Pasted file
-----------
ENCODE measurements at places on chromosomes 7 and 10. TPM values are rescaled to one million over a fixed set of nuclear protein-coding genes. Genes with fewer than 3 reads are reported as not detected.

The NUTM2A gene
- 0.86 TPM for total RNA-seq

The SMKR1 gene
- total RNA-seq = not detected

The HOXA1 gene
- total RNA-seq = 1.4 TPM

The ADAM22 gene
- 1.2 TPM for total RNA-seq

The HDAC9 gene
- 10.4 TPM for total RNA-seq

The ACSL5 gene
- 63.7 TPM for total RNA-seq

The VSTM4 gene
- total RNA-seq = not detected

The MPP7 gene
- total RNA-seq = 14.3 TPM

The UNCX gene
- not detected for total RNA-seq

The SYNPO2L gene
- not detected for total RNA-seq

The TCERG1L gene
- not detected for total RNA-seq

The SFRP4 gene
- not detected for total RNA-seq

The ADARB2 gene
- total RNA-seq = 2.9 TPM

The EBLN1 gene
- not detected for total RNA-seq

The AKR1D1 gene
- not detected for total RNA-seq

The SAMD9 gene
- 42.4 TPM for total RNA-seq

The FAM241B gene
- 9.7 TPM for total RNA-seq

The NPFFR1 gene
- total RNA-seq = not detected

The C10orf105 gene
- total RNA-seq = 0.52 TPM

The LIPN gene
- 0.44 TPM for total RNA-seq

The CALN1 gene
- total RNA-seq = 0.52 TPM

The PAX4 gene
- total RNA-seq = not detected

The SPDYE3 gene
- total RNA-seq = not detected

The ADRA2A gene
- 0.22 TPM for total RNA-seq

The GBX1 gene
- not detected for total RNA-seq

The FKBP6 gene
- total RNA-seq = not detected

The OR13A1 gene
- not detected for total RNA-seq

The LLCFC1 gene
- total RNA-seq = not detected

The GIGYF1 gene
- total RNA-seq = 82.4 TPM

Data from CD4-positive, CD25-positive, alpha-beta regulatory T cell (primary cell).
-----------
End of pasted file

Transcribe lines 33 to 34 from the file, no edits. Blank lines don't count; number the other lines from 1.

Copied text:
- 42.4 TPM for total RNA-seq

The FAM241B gene